From Tanning-Trends.Com - February 2005
On Nov. 13, Lance Corporal Justin Ellsworth died while on duty in Iraq. Justin was the stepson of salon owner and Smart Tan member Debbie Robere. Many in the industry know Debbie, a 25-year industry veteran and owner of Tanfaster salons in the suburban Detroit area, yet many won't recognize her married name - Ellsworth - because she uses her maiden name for business.
Debbie and her family are now fighting for Justin, and for his last words.
Most of their communication with Justin was digital, Debbie Ellsworth says,
and after Justin's death, John Ellsworth asked Internet giant Yahoo! for access
to his account. No, said Yahoo!, not without his password. The family wants
to remember him in his words and preserve what they have left of him in a scrapbook.
Justin's death and subsequent efforts to recapture his digital correspondence has sparked a national debate about handing over such correspondence to next of kin. As of early January, Yahoo! continued to deny the request, citing a policy all users agree to at sign-up that calls for erasing accounts that are inactive for 90 days, and that the right to ID and contents terminate upon death. Other large Internet providers do have provisions in place to transfer content to next of kin.
Debbie Ellsworth says this isn't a matter of privacy and she's frustrated when others debate her family's rights to Justin - because that's how she sees it - on national TV. "It is weird to listen to some of the experts on CNN debate your life. They don't even know who I am, and they say, well this is bigger than just Justin Ellsworth and okay fine, it's bigger. Give me the password. I know my kid wasn't a saint, I understand that. But he wasn't in a dorm room writing to his college friends about who and what he was doing. He was in Iraq, fighting for his life, fighting for the country, fighting for us. We're not asking for an invasion of property. We want his final words. This is the essence of Justin. He has a ten-year-old sister, and we want her to know who he was."
Debbie says her family did have Justin's permission to see his e-mails. Justin wrote to John and told him he was keeping everybody's emails because they meant so much to him. He got so many letters of support," she said. "John said 'awesome, send them over and we'll start a scrapbook.' But then he went into Fallujah, and all communication was cut so it never happened. We didn't have time."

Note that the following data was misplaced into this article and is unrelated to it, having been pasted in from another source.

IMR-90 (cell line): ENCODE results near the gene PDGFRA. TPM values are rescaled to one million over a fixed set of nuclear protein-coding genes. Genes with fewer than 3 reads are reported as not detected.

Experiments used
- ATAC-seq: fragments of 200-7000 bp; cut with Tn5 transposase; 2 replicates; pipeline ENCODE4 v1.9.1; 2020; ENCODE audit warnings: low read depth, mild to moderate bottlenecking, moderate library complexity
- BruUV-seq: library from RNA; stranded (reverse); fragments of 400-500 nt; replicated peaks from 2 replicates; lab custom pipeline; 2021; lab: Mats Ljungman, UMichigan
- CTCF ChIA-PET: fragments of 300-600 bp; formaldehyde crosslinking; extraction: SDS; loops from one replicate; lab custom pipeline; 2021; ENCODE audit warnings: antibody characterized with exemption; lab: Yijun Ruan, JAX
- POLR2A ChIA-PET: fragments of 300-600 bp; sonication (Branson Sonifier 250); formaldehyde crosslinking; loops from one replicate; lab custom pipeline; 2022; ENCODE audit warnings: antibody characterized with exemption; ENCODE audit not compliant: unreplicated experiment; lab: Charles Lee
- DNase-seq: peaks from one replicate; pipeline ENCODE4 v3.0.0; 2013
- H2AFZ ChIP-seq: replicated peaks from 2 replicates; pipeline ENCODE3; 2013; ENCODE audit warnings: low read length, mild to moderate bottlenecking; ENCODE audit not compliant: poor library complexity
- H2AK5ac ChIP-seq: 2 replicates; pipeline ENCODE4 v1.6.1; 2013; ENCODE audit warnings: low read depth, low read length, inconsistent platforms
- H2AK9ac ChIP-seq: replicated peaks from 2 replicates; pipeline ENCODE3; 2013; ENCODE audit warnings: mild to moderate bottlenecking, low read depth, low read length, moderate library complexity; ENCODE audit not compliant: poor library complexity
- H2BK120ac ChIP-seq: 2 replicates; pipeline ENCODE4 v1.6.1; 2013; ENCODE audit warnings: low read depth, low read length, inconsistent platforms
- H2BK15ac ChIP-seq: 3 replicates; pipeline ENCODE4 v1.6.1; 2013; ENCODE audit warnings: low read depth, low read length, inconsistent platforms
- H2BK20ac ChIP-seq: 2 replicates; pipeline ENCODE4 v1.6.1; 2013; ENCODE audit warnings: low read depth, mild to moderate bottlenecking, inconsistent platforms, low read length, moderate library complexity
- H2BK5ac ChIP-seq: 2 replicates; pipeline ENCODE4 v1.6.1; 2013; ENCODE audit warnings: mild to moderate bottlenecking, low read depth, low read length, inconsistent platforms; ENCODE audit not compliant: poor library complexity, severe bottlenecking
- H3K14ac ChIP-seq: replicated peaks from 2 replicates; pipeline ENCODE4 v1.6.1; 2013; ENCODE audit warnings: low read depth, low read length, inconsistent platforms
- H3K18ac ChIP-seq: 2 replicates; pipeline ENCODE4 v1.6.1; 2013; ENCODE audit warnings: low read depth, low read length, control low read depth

Debbie was at the ITA World Expo and Smart Tan Educational Conference in Orlando when Justin was killed. She learned of his death immediately after leaving the party on Saturday evening. "It was probably the worst place in the world to hear about it, the worst time," she says. "I was having a lot of apprehension about even going to Orlando, because I knew he was invading Fallujah, so I was kind of on edge. I spent Saturday walking the showroom floor and when I saw the Dallas Cowboy Cheerleaders, I thought this is so perfect, because he will be the hit of Iraq with this calendar. So I stood in the long lines and I went to each cheerleader and had them sign a special thing for him, and they all said something about how proud they were of him. He's on my mind all the time anyway, but for some reason he was really on my mind that day."
L/Cpl Justin Ellsworth arrived in Iraq on Sept. 11, 2004. The 20-year-old Marine engineer was part of a special reconnaissance team and trained as a munitions expert. He was killed in the line of duty while serving with 1st Marine Expeditionary Force, Combat Service Support Battalion. "He felt it was a huge honor to be chosen [for the reconnaissance team]." Debbie says. "My son was wonderful."
Memorials may be sent to:
L/Cpl Justin M. Ellsworth Memorial Fund
c/o National City Bank
246 Liberty Street
Walled Lake, MI 48390
Last modified date and time: 02/12/2005 8:15